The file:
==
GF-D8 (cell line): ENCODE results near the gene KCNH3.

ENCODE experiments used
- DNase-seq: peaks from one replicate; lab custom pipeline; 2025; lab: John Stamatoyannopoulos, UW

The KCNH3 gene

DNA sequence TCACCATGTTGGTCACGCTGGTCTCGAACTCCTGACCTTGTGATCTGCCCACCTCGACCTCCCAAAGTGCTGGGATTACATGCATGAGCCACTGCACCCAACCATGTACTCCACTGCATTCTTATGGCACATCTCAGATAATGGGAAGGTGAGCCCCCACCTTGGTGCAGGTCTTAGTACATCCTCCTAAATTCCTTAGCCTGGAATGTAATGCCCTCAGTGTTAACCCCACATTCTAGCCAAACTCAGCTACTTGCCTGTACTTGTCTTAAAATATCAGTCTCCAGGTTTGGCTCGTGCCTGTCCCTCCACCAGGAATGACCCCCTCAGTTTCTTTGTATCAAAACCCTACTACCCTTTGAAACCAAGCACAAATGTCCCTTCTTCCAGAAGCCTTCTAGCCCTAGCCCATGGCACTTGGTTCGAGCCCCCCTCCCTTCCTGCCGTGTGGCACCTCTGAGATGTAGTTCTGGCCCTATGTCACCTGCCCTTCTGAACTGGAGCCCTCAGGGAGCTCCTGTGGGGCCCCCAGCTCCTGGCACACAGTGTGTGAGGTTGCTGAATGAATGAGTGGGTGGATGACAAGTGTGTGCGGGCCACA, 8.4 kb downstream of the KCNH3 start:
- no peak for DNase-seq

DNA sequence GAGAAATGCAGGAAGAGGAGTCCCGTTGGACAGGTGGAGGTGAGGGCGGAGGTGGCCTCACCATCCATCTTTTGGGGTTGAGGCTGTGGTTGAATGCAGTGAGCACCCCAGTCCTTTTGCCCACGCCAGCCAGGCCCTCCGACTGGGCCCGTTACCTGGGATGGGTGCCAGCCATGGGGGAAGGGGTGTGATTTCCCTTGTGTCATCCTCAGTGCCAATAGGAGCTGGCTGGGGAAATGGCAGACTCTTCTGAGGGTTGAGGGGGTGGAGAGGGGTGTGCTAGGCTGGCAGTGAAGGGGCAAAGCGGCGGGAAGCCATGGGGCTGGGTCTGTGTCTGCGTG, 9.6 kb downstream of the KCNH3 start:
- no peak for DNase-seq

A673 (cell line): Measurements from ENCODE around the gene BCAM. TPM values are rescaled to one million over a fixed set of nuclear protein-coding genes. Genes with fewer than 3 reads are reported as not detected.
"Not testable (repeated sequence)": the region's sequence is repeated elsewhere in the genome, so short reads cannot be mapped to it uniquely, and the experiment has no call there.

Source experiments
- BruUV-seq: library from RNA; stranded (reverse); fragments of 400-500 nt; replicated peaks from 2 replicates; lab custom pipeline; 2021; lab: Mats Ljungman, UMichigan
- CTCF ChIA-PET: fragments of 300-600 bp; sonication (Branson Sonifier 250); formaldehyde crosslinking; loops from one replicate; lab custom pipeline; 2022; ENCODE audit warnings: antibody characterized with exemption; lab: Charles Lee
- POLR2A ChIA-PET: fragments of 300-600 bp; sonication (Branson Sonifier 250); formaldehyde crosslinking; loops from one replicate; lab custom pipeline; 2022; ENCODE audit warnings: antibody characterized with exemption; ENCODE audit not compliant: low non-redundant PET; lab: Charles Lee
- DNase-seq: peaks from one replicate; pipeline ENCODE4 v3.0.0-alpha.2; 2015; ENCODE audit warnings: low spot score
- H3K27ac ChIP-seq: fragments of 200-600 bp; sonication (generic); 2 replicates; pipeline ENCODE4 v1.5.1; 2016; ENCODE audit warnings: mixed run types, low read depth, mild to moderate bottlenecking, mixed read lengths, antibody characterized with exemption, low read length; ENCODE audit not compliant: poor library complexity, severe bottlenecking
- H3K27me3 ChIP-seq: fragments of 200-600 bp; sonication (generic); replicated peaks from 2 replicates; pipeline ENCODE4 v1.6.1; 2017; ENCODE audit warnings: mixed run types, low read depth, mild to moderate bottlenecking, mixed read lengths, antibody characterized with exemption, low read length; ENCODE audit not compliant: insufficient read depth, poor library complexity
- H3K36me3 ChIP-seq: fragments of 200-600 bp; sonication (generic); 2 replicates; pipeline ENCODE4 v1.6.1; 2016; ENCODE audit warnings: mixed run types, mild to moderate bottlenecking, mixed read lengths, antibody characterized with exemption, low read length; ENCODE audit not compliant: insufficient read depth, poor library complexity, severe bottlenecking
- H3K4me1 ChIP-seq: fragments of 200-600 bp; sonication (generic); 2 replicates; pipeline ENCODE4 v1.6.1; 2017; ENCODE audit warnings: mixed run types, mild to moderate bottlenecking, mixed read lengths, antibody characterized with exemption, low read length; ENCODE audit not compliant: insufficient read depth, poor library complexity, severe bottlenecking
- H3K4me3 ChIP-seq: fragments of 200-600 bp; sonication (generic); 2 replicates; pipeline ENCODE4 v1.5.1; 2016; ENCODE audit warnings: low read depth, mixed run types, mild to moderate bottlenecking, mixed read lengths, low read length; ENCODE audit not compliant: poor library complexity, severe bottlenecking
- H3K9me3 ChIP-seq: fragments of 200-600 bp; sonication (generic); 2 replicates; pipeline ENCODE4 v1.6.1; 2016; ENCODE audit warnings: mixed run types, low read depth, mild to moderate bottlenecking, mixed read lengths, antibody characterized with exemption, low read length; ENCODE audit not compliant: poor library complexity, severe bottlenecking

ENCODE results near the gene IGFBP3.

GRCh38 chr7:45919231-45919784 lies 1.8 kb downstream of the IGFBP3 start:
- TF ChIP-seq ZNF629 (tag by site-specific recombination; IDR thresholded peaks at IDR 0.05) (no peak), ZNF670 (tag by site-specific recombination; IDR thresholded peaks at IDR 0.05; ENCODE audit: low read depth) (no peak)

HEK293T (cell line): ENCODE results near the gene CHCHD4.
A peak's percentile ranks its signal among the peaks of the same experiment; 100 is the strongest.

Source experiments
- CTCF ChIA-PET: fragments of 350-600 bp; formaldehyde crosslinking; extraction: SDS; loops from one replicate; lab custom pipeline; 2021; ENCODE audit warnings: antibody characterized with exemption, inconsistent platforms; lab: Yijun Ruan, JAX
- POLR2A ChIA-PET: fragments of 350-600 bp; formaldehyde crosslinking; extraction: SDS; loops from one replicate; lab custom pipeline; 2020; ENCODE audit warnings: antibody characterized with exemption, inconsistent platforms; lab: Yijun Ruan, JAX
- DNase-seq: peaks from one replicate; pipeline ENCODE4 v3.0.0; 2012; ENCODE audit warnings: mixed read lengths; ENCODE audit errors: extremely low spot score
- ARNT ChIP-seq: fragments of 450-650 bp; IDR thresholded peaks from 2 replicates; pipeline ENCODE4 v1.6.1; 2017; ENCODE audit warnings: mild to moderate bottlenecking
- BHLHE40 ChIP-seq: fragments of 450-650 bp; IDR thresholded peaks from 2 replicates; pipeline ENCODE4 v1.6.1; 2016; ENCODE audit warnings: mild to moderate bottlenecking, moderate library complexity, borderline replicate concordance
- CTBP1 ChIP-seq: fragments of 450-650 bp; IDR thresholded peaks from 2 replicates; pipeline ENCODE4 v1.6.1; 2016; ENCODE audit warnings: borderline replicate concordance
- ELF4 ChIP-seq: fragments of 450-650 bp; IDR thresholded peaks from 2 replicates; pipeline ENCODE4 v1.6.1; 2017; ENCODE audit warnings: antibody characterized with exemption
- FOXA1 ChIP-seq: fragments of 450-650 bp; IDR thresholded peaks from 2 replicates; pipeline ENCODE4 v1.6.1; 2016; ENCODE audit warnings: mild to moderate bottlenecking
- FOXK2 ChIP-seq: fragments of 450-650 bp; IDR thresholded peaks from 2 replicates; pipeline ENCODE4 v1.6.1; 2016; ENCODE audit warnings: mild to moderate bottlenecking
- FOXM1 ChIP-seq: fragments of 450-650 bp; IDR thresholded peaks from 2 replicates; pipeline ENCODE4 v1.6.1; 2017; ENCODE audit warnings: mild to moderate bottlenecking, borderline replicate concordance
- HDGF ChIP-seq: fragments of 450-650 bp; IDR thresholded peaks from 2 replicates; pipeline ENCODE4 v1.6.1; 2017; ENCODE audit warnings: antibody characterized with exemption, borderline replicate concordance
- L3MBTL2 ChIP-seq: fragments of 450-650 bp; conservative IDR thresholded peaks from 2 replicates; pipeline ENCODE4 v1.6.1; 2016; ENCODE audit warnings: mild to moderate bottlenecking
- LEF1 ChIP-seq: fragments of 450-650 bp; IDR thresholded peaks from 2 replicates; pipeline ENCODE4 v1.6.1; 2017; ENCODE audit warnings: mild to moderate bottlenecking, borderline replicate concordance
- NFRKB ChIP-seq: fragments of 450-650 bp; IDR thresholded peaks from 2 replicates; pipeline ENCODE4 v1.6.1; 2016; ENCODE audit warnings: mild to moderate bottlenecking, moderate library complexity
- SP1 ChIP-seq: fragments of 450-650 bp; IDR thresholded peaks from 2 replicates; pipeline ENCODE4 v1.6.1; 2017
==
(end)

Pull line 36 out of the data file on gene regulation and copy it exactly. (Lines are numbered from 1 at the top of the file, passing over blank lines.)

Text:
- FOXK2 ChIP-seq: fragments of 450-650 bp; IDR thresholded peaks from 2 replicates; pipeline ENCODE4 v1.6.1; 2016; ENCODE audit warnings: mild to moderate bottlenecking